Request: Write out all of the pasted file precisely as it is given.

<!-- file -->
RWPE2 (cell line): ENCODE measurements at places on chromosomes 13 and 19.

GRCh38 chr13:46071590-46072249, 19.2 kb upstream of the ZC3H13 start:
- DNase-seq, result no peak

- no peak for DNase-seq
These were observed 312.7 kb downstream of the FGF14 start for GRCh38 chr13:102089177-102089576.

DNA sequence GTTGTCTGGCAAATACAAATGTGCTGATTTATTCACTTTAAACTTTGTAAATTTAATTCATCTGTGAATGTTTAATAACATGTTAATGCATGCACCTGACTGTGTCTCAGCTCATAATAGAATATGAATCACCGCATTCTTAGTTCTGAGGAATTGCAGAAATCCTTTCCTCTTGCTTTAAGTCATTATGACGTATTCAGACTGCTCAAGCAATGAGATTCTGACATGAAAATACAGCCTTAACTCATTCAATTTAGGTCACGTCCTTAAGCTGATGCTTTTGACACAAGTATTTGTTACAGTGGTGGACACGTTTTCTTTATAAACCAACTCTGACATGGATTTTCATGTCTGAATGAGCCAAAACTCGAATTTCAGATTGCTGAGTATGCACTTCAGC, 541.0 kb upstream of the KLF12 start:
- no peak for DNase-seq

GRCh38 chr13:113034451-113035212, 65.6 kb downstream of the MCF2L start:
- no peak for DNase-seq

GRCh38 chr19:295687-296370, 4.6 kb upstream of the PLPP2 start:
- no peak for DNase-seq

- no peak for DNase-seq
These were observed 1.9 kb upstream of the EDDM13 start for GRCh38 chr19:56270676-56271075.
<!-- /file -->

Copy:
RWPE2 (cell line): ENCODE measurements at places on chromosomes 13 and 19.

GRCh38 chr13:46071590-46072249, 19.2 kb upstream of the ZC3H13 start:
- DNase-seq, result no peak

- no peak for DNase-seq
These were observed 312.7 kb downstream of the FGF14 start for GRCh38 chr13:102089177-102089576.

DNA sequence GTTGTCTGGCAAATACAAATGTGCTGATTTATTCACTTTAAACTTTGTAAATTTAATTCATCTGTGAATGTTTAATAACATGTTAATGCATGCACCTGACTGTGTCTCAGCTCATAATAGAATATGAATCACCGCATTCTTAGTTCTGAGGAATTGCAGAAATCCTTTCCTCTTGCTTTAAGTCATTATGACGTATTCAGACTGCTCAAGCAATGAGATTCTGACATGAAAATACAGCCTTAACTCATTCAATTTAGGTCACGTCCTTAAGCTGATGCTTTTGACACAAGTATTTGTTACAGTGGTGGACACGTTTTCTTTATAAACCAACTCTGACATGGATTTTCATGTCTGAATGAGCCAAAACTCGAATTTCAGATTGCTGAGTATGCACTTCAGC, 541.0 kb upstream of the KLF12 start:
- no peak for DNase-seq

GRCh38 chr13:113034451-113035212, 65.6 kb downstream of the MCF2L start:
- no peak for DNase-seq

GRCh38 chr19:295687-296370, 4.6 kb upstream of the PLPP2 start:
- no peak for DNase-seq

- no peak for DNase-seq
These were observed 1.9 kb upstream of the EDDM13 start for GRCh38 chr19:56270676-56271075.